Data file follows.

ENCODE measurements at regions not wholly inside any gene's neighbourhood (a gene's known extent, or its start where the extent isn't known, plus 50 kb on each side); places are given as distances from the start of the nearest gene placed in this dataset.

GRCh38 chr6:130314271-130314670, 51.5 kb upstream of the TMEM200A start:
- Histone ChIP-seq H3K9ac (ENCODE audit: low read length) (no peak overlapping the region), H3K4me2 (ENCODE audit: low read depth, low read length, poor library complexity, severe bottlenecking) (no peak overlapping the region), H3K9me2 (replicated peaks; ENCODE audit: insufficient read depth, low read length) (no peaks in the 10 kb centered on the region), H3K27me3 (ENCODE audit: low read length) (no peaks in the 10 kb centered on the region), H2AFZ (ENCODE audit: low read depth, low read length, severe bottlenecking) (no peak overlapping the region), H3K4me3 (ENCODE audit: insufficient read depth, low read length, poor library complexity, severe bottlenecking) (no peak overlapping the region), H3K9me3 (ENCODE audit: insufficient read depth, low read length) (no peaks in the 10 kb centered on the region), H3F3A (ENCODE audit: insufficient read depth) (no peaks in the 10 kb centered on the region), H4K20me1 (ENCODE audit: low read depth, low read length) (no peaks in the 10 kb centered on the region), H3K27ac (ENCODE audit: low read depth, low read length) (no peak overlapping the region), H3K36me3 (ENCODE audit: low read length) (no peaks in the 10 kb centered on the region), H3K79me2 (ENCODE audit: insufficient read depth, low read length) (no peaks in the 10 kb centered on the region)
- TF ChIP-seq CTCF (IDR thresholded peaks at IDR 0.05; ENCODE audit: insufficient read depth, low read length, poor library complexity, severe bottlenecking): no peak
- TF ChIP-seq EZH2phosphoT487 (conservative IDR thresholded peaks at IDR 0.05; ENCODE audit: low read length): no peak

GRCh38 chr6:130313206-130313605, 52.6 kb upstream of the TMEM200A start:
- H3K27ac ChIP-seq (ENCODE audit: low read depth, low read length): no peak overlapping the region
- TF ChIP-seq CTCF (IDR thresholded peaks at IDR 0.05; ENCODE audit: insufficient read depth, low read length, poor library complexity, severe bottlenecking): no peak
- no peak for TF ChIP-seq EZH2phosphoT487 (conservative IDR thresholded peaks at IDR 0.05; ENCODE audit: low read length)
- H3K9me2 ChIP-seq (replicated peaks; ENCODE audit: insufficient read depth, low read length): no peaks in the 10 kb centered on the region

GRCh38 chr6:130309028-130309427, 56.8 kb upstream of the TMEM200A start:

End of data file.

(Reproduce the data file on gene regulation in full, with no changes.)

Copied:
ENCODE measurements at regions not wholly inside any gene's neighbourhood (a gene's known extent, or its start where the extent isn't known, plus 50 kb on each side); places are given as distances from the start of the nearest gene placed in this dataset.

GRCh38 chr6:130314271-130314670, 51.5 kb upstream of the TMEM200A start:
- Histone ChIP-seq H3K9ac (ENCODE audit: low read length) (no peak overlapping the region), H3K4me2 (ENCODE audit: low read depth, low read length, poor library complexity, severe bottlenecking) (no peak overlapping the region), H3K9me2 (replicated peaks; ENCODE audit: insufficient read depth, low read length) (no peaks in the 10 kb centered on the region), H3K27me3 (ENCODE audit: low read length) (no peaks in the 10 kb centered on the region), H2AFZ (ENCODE audit: low read depth, low read length, severe bottlenecking) (no peak overlapping the region), H3K4me3 (ENCODE audit: insufficient read depth, low read length, poor library complexity, severe bottlenecking) (no peak overlapping the region), H3K9me3 (ENCODE audit: insufficient read depth, low read length) (no peaks in the 10 kb centered on the region), H3F3A (ENCODE audit: insufficient read depth) (no peaks in the 10 kb centered on the region), H4K20me1 (ENCODE audit: low read depth, low read length) (no peaks in the 10 kb centered on the region), H3K27ac (ENCODE audit: low read depth, low read length) (no peak overlapping the region), H3K36me3 (ENCODE audit: low read length) (no peaks in the 10 kb centered on the region), H3K79me2 (ENCODE audit: insufficient read depth, low read length) (no peaks in the 10 kb centered on the region)
- TF ChIP-seq CTCF (IDR thresholded peaks at IDR 0.05; ENCODE audit: insufficient read depth, low read length, poor library complexity, severe bottlenecking): no peak
- TF ChIP-seq EZH2phosphoT487 (conservative IDR thresholded peaks at IDR 0.05; ENCODE audit: low read length): no peak

GRCh38 chr6:130313206-130313605, 52.6 kb upstream of the TMEM200A start:
- H3K27ac ChIP-seq (ENCODE audit: low read depth, low read length): no peak overlapping the region
- TF ChIP-seq CTCF (IDR thresholded peaks at IDR 0.05; ENCODE audit: insufficient read depth, low read length, poor library complexity, severe bottlenecking): no peak
- no peak for TF ChIP-seq EZH2phosphoT487 (conservative IDR thresholded peaks at IDR 0.05; ENCODE audit: low read length)
- H3K9me2 ChIP-seq (replicated peaks; ENCODE audit: insufficient read depth, low read length): no peaks in the 10 kb centered on the region

GRCh38 chr6:130309028-130309427, 56.8 kb upstream of the TMEM200A start: